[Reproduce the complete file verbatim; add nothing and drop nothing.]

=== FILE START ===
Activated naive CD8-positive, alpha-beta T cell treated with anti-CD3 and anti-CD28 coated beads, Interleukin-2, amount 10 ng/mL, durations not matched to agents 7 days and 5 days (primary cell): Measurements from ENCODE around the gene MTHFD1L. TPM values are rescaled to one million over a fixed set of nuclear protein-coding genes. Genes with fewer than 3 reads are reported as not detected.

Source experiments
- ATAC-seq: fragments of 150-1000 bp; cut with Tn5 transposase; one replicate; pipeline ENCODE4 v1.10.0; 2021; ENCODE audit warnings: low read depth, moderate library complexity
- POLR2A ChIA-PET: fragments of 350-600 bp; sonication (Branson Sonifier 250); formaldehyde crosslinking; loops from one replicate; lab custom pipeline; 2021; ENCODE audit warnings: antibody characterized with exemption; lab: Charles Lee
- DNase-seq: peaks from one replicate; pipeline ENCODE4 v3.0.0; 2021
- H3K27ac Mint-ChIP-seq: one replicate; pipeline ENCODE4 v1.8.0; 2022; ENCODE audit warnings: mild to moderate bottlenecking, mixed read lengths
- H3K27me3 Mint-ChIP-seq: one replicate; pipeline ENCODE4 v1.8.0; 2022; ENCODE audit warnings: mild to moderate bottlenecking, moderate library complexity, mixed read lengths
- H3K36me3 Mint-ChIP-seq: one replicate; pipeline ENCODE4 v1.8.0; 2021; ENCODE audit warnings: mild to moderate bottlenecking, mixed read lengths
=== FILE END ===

Activated naive CD8-positive, alpha-beta T cell treated with anti-CD3 and anti-CD28 coated beads, Interleukin-2, amount 10 ng/mL, durations not matched to agents 7 days and 5 days (primary cell): Measurements from ENCODE around the gene MTHFD1L. TPM values are rescaled to one million over a fixed set of nuclear protein-coding genes. Genes with fewer than 3 reads are reported as not detected.

Source experiments
- ATAC-seq: fragments of 150-1000 bp; cut with Tn5 transposase; one replicate; pipeline ENCODE4 v1.10.0; 2021; ENCODE audit warnings: low read depth, moderate library complexity
- POLR2A ChIA-PET: fragments of 350-600 bp; sonication (Branson Sonifier 250); formaldehyde crosslinking; loops from one replicate; lab custom pipeline; 2021; ENCODE audit warnings: antibody characterized with exemption; lab: Charles Lee
- DNase-seq: peaks from one replicate; pipeline ENCODE4 v3.0.0; 2021
- H3K27ac Mint-ChIP-seq: one replicate; pipeline ENCODE4 v1.8.0; 2022; ENCODE audit warnings: mild to moderate bottlenecking, mixed read lengths
- H3K27me3 Mint-ChIP-seq: one replicate; pipeline ENCODE4 v1.8.0; 2022; ENCODE audit warnings: mild to moderate bottlenecking, moderate library complexity, mixed read lengths
- H3K36me3 Mint-ChIP-seq: one replicate; pipeline ENCODE4 v1.8.0; 2021; ENCODE audit warnings: mild to moderate bottlenecking, mixed read lengths